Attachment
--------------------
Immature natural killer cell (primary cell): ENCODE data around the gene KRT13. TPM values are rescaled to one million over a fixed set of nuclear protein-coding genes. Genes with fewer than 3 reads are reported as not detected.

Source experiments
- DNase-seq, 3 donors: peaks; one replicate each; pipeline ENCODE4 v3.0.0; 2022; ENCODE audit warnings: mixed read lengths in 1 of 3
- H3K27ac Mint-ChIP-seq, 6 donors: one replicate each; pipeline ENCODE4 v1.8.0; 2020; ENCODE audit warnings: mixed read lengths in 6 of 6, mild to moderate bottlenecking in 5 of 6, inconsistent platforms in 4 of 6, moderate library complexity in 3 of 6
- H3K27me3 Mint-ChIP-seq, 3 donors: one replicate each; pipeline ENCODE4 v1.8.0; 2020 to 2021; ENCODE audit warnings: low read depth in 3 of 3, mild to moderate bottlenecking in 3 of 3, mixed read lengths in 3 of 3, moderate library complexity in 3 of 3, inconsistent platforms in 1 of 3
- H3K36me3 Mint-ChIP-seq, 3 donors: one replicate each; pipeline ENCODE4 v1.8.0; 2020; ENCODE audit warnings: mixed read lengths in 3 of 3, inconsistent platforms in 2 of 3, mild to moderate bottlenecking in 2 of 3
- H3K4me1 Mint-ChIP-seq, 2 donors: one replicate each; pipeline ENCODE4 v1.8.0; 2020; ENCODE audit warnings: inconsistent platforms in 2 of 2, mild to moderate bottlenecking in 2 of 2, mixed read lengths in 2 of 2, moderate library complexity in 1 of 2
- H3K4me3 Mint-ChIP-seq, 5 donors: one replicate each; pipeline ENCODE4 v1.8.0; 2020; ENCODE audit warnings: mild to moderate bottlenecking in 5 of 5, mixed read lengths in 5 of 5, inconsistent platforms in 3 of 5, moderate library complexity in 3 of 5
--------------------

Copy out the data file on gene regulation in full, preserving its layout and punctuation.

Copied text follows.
Immature natural killer cell (primary cell): ENCODE data around the gene KRT13. TPM values are rescaled to one million over a fixed set of nuclear protein-coding genes. Genes with fewer than 3 reads are reported as not detected.

Source experiments
- DNase-seq, 3 donors: peaks; one replicate each; pipeline ENCODE4 v3.0.0; 2022; ENCODE audit warnings: mixed read lengths in 1 of 3
- H3K27ac Mint-ChIP-seq, 6 donors: one replicate each; pipeline ENCODE4 v1.8.0; 2020; ENCODE audit warnings: mixed read lengths in 6 of 6, mild to moderate bottlenecking in 5 of 6, inconsistent platforms in 4 of 6, moderate library complexity in 3 of 6
- H3K27me3 Mint-ChIP-seq, 3 donors: one replicate each; pipeline ENCODE4 v1.8.0; 2020 to 2021; ENCODE audit warnings: low read depth in 3 of 3, mild to moderate bottlenecking in 3 of 3, mixed read lengths in 3 of 3, moderate library complexity in 3 of 3, inconsistent platforms in 1 of 3
- H3K36me3 Mint-ChIP-seq, 3 donors: one replicate each; pipeline ENCODE4 v1.8.0; 2020; ENCODE audit warnings: mixed read lengths in 3 of 3, inconsistent platforms in 2 of 3, mild to moderate bottlenecking in 2 of 3
- H3K4me1 Mint-ChIP-seq, 2 donors: one replicate each; pipeline ENCODE4 v1.8.0; 2020; ENCODE audit warnings: inconsistent platforms in 2 of 2, mild to moderate bottlenecking in 2 of 2, mixed read lengths in 2 of 2, moderate library complexity in 1 of 2
- H3K4me3 Mint-ChIP-seq, 5 donors: one replicate each; pipeline ENCODE4 v1.8.0; 2020; ENCODE audit warnings: mild to moderate bottlenecking in 5 of 5, mixed read lengths in 5 of 5, inconsistent platforms in 3 of 5, moderate library complexity in 3 of 5